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Cisco router aims to meet high-end demand

The networking giant unveils a new optical networking device for carriers and ISPs to help fill a hole in its network strategy.

Cisco Systems today unveiled a new high-speed optical networking device for communications carriers and Internet service providers, filling a hole in its strategy to build technology for even the most demanding networks.

Qwest Communications International already has deployed Cisco's new routing device and America Online plans to test the technology as well, according to the company.

Cisco and its primary competitors are in a furious race to provide high-speed links for sprawling telecommunications networks, so customers can to keep up with demand for voice and data. Telephone companies and ISPs are eager to deliver new services to businesses and consumers.

Both Lucent Technologies and Nortel Networks also have announced ambitious plans for tackling one of the most lucrative battlegrounds in the networking market: High-end devices for long-distance networks based on fiber-optic technology. Lucent plucked start-up Nexabit Networks to fill its gaps earlier this year. High-flying upstart Juniper Networks is another entrant in the market.

Cisco's GSR 12000 Terabit System is currently in tests and essentially serves as a speed upgrade to the company's fast-selling 12000 routing device.

The new technology, called the GSR 12016, can zip traffic across a network at speeds of 10 gigabits per second (Gbps) on each of 15 possible interfaces. Cisco claims the device can handle a total of 5 terabits per second (Tbps) worth of traffic, putting it on par with forthcoming technology from competitors as well as a slew of well-funded start-ups.

Cisco executives said the new technology, shipping this month, will solidify the networking firm's place in the market while ISPs work on the best strategy to expand network capacity.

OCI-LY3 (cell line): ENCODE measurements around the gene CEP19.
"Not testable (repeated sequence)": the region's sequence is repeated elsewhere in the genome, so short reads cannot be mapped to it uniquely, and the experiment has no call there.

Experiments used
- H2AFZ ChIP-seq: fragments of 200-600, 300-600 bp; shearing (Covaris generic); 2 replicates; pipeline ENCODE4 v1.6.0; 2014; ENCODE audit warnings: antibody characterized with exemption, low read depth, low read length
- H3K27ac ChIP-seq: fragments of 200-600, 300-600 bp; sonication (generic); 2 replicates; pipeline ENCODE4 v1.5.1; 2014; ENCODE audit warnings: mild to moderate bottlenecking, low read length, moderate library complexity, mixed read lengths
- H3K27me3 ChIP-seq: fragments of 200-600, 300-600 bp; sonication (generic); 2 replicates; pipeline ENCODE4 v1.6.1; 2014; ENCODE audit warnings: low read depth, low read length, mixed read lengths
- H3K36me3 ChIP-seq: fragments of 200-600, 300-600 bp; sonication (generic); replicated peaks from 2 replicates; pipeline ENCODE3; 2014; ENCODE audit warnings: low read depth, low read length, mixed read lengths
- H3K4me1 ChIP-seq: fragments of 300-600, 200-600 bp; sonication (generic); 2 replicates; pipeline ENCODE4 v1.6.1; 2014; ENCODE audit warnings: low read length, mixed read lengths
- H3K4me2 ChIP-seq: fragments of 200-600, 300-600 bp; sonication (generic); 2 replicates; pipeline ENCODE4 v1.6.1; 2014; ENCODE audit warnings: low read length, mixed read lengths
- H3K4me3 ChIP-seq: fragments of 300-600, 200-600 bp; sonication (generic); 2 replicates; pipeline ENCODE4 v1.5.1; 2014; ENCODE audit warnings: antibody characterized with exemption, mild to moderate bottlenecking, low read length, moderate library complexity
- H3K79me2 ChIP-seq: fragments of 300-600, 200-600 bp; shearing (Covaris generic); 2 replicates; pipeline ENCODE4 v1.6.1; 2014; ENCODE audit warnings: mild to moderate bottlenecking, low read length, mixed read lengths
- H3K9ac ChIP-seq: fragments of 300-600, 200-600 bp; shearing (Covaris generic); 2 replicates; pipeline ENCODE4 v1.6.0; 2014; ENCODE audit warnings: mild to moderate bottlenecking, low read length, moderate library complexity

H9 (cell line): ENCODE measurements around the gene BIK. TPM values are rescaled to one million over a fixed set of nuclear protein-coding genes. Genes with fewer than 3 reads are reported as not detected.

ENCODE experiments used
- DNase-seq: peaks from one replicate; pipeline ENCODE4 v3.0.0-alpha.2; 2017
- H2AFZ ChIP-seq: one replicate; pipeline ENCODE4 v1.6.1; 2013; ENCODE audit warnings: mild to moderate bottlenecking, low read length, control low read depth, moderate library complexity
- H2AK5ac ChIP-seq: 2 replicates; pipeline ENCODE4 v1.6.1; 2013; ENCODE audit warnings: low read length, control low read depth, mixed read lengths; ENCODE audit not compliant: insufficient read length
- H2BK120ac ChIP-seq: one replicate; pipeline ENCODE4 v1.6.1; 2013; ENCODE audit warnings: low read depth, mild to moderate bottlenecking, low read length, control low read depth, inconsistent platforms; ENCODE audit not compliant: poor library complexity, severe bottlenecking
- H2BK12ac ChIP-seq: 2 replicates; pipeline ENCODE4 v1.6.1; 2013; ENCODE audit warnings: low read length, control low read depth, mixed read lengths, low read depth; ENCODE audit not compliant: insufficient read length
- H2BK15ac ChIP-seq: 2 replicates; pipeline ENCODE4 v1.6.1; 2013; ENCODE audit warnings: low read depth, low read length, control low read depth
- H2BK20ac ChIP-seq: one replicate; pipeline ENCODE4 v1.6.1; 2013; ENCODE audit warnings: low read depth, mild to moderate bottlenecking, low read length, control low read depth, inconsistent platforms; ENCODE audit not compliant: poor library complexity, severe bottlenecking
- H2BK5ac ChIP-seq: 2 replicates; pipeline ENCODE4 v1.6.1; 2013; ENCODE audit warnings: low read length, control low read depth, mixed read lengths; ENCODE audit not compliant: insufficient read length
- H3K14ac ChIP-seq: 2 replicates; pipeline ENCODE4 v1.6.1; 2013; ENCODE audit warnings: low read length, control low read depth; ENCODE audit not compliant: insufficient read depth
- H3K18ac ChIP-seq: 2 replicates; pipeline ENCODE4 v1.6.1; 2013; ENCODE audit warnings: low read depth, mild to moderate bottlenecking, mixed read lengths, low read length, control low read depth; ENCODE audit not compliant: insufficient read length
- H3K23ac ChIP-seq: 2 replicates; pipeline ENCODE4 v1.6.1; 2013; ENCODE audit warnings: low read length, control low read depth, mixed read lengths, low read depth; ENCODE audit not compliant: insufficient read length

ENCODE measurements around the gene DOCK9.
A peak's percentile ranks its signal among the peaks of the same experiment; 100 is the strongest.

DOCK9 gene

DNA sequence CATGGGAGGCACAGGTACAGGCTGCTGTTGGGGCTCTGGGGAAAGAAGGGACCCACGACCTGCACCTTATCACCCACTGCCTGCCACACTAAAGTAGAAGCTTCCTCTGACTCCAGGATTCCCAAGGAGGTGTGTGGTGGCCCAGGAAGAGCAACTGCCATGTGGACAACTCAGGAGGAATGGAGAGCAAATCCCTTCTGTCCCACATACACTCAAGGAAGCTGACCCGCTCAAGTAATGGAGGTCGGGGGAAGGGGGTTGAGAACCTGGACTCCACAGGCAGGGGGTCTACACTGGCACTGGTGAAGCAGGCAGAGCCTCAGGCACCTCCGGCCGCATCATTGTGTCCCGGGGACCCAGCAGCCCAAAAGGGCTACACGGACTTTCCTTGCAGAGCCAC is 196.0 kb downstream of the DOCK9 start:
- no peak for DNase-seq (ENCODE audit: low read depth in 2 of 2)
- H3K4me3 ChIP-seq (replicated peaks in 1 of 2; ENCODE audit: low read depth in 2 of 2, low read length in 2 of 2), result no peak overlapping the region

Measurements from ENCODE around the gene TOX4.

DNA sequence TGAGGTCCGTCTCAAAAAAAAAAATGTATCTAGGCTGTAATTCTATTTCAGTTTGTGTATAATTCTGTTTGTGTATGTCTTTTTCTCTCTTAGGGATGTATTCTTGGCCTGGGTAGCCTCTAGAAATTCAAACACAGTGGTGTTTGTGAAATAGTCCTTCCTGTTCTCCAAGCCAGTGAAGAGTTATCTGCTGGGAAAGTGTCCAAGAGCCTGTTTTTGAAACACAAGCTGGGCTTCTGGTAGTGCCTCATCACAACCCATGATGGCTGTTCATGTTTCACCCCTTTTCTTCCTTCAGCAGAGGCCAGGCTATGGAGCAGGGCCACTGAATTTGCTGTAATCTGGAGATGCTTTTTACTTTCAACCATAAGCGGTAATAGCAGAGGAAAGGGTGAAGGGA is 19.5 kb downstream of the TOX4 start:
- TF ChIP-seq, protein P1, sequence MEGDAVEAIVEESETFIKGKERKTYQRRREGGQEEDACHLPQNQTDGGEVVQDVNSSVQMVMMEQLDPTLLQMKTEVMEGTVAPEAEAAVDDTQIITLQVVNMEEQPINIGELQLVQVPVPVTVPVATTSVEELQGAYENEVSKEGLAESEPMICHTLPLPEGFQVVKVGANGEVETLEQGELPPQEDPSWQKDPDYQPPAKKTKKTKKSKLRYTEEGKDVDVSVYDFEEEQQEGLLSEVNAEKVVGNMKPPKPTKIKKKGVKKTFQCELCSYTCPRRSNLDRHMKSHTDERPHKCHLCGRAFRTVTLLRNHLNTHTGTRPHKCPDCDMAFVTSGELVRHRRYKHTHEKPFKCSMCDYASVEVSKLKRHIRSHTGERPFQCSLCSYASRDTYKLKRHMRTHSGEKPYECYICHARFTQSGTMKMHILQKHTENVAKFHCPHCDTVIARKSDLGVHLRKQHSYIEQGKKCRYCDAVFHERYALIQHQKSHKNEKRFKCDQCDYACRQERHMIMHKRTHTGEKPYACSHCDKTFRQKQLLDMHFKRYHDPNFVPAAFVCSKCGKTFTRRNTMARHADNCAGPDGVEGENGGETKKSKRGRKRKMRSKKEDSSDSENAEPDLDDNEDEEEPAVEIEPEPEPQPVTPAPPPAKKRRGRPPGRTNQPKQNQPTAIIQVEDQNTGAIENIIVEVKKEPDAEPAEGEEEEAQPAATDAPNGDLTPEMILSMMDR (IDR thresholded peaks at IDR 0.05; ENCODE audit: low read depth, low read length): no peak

"The market is still quite early in its lifecycle," said Graeme Fraser, vice president and general manager of Cisco's optical internetworking group.

Fraser said it won't be until 2002 when customers will need terabit-class systems on a wide scale. "We intend to be well ahead of that," Fraser said.

Although Lucent dived into the high-capacity networking market with its Nexabit purchase and Nortel has disclosed plans for its own technology, Cisco has been relatively silent about its strategy--until now. Upstarts like Avici Systems and Pluris among others are also vying for a piece of the high-end market.

"With the GSR 12016, Cisco is finally responding to the latest competitive threats from the terabit routers vendors, Avici, Nexabit/Lucent and Nortel," said Chris Nicoll, director of infrastructure analysis at market watcher Current Analysis.

"This announcement should either open the doors into the service providers for the terabit competitors, or close them," Nicoll added. "Many service providers have been waiting to see what Cisco was going to do to get into the terabit range, and now they know."

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